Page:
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Hurricane Sandy's death toll across the Caribbean rises to 65

By http://www.ctvnews.ca/ last modified Oct 28, 2012 07:26 PM
Hurricane Sandy, a late-season Atlantic cyclone that threatens to be one of the worst storms to hit the North East USA in decades, slogged slowly northward on Friday after killing at least 65 people in the Caribbean.

Published: 2012-10-28 00:00:00
Topics: Weather
Countries: Bahamas , Cuba , Dominican Republic , Haiti , Jamaica , Puerto Rico , USA

As Americans braced Sunday for Hurricane Sandy, Haiti was still suffering.

Officials raised the storm-related death toll across the Caribbean to 65, with 51 of those coming in Haiti, which was pelted by three days of constant rains that ended only on Friday.

As the rains stopped and rivers began to recede, authorities were getting a fuller idea of how much damage Sandy brought on Haiti. Bridges collapsed. Banana crops were ruined. Homes were underwater. Officials said the death toll might still rise.

"This is a disaster of major proportions," Prime Minister Laurent Lamothe told The Associated Press. "The whole south is under water."

The country's ramshackle housing and denuded hillsides are especially vulnerable to flooding. The bulk of the deaths were in the southern part of the country and the area around Port-au-Prince, the capital, which holds most of the 370,000 Haitians who are still living in flimsy shelters as a result of the devastating 2010 earthquake. Santos Alexis, mayor of the southern city of Leogane, said Sunday that the rivers were receding and that people were beginning to dry their belongings in the sun.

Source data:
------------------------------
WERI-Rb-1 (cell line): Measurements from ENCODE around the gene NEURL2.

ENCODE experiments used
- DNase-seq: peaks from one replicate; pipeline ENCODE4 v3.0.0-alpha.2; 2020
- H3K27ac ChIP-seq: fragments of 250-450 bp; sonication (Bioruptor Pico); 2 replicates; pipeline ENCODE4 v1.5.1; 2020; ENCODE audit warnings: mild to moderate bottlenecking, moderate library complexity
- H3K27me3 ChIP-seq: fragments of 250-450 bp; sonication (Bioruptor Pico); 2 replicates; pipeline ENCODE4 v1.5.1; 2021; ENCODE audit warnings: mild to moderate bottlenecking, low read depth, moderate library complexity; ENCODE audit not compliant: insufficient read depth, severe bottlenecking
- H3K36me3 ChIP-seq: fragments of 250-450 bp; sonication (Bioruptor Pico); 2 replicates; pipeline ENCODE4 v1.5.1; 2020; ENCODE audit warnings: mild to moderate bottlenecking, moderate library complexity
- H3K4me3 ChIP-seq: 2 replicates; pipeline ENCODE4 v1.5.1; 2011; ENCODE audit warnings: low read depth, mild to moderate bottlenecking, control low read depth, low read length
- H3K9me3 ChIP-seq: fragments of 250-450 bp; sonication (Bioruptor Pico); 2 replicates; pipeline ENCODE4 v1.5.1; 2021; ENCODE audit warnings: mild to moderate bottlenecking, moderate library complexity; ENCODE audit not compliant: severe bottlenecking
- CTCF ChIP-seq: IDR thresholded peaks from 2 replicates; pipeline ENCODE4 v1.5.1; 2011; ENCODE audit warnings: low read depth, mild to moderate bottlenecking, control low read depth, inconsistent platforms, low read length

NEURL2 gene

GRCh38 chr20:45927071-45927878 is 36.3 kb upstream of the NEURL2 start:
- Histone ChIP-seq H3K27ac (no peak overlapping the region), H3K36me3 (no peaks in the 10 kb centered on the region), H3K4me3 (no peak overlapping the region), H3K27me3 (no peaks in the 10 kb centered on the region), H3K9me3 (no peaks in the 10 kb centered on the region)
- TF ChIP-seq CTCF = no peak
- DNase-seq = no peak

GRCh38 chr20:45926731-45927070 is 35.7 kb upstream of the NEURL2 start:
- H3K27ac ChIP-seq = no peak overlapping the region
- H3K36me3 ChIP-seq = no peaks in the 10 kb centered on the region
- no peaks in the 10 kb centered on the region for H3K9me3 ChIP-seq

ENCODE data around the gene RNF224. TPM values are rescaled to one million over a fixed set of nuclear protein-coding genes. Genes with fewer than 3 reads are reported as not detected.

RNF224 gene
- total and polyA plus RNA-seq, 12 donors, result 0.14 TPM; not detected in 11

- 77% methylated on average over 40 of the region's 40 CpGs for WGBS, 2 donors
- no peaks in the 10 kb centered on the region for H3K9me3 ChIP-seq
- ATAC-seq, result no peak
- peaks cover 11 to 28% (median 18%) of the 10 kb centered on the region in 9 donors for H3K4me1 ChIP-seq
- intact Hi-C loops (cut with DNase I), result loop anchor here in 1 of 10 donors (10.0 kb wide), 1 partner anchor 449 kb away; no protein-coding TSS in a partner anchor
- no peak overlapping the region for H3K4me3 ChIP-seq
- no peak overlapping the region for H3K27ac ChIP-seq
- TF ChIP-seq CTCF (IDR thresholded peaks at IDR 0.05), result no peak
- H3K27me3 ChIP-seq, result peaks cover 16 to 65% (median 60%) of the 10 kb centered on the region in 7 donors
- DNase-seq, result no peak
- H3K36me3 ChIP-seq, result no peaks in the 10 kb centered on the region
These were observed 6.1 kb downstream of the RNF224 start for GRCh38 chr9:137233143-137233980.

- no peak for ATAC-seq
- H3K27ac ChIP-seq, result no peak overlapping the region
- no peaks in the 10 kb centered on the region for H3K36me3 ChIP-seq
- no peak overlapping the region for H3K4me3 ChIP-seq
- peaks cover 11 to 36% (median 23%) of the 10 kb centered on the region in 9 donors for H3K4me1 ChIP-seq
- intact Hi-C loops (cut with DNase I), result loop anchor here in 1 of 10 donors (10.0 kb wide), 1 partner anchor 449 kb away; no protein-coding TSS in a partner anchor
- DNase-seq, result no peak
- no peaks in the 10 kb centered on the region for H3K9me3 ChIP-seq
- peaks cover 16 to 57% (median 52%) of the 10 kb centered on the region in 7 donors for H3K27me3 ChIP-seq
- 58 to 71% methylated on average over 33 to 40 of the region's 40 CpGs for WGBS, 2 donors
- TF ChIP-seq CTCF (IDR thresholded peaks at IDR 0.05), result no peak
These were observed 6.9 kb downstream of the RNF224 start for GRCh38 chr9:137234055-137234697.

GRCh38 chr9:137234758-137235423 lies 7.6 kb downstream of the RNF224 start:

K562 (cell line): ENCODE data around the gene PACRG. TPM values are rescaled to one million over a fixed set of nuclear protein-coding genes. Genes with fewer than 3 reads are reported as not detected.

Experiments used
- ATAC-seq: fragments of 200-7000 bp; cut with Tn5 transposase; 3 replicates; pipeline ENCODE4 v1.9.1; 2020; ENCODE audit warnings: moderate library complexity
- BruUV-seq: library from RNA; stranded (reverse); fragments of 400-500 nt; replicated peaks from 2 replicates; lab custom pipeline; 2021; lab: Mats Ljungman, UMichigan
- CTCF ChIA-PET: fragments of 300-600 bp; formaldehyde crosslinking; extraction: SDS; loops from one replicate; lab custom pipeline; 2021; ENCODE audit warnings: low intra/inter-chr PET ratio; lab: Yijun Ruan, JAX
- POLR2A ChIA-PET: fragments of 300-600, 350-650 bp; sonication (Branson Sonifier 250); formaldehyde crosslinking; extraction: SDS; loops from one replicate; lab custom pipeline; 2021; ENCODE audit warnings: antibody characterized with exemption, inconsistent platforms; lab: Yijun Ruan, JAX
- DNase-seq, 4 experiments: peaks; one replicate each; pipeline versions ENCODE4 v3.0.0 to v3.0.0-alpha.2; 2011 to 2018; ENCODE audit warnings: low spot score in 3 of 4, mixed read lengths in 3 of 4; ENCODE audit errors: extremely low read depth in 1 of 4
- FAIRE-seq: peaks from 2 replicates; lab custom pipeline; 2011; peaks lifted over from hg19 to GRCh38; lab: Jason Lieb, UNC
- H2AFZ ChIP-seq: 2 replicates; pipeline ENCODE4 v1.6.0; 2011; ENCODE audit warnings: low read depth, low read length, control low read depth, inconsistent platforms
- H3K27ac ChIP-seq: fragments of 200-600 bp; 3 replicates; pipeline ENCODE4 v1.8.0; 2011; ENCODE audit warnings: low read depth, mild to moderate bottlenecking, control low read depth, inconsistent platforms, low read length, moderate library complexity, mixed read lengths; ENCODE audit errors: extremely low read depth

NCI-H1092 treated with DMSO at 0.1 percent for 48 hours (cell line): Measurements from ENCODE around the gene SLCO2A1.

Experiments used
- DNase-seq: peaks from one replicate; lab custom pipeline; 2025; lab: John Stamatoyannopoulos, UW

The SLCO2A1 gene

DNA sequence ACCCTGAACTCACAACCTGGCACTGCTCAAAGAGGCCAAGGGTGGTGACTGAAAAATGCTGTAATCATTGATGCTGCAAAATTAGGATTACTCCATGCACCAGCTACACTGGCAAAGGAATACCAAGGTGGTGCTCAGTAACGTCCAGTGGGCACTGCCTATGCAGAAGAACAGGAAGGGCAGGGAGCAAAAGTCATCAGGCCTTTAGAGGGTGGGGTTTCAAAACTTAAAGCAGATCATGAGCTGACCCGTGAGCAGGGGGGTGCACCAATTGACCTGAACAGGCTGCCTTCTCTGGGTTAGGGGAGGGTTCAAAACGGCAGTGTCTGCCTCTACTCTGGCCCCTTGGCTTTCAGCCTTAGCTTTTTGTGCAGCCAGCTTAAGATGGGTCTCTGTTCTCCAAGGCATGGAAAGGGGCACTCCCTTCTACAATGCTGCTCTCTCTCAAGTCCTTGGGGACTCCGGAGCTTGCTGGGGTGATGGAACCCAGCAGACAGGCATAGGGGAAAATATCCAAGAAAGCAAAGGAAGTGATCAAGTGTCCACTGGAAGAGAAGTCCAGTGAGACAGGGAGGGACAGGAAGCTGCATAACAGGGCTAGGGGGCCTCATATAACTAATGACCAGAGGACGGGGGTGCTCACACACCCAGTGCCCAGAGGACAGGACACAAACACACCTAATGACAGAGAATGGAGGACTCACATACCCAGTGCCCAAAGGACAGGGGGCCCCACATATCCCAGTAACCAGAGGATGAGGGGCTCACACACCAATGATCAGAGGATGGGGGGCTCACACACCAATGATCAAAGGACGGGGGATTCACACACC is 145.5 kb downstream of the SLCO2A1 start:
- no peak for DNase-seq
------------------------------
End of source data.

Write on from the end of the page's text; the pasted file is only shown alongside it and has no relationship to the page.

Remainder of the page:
Sandy also killed 11 in Cuba, where officials said it destroyed or damaged tens of thousands of houses. Deaths were also reported in Jamaica, the Bahamas and Puerto Rico. Authorities in the Dominican Republic said the storm destroyed several bridges and isolated at least 130 communities while damaging an estimated 3,500 homes.

Forecasters said wind damage, widespread and extended power outages and coastal and inland flooding are anticipated across a broad swath of the densely populated U.S. East Coast when Sandy comes ashore over the next few days.

The late-season hybrid storm has been dubbed "Frankenstorm" by some weather watchers because it will combine elements of a tropical cyclone and a winter storm. Forecast models show it will have all of the ingredients to morph into a massive and potentially catastrophic "super storm."

On its current projected track, government forecasters said, Sandy could make landfall on Monday night or Tuesday in Maryland, Delaware, New Jersey, New York or southern New England.

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